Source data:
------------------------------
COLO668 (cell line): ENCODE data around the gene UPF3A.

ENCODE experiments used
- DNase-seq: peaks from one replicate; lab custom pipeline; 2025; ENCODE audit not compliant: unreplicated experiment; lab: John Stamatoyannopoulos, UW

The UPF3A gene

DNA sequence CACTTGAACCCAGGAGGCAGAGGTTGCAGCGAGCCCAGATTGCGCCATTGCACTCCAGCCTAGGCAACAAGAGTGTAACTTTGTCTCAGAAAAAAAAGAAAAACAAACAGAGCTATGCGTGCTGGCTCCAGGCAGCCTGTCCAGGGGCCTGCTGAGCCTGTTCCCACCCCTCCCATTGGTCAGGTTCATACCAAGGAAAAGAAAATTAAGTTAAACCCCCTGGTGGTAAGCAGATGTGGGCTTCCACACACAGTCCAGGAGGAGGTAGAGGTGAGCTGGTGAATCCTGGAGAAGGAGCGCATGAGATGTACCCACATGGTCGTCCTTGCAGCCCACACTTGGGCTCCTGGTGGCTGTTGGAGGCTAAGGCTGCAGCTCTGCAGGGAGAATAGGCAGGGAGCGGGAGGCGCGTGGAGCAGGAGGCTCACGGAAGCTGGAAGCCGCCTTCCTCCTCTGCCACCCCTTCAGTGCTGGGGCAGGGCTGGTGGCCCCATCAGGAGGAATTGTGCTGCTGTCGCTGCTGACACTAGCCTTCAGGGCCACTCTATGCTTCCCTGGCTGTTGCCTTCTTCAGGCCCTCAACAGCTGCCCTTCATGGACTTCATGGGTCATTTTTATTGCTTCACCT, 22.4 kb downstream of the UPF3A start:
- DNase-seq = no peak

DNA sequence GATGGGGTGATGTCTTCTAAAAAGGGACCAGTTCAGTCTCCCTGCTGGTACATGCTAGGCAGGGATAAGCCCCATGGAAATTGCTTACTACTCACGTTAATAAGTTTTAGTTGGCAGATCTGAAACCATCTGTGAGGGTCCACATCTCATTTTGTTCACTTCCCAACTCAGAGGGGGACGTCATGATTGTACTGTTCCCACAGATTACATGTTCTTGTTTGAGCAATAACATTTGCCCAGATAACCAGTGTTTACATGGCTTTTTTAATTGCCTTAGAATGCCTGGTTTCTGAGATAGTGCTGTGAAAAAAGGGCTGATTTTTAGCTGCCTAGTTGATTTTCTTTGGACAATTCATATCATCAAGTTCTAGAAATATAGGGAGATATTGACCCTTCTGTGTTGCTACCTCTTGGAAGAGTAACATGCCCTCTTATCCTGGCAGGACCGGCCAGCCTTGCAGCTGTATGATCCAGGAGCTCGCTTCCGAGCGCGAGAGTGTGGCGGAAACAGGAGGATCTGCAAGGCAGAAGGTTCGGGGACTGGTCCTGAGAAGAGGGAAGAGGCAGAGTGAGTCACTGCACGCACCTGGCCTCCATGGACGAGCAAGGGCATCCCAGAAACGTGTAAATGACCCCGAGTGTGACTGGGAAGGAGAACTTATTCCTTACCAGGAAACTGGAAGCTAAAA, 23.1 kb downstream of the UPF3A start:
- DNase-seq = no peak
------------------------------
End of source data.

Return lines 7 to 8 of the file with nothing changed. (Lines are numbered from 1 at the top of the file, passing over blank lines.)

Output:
DNA sequence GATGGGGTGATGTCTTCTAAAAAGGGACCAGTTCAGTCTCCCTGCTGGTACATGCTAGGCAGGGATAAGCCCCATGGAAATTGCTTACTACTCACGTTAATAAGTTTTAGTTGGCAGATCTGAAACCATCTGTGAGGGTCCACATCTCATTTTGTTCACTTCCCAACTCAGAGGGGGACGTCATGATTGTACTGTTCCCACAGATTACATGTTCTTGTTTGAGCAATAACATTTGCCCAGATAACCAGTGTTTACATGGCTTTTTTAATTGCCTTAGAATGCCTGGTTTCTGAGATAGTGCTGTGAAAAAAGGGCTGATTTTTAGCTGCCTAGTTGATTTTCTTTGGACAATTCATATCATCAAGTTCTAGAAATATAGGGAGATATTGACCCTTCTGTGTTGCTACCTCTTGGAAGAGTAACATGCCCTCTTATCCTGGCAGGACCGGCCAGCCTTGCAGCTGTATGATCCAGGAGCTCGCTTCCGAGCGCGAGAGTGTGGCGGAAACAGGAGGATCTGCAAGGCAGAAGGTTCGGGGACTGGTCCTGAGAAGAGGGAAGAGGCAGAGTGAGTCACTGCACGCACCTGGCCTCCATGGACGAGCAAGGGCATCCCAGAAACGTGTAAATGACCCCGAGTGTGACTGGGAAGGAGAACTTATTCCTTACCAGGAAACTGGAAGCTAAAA, 23.1 kb downstream of the UPF3A start:
- DNase-seq = no peak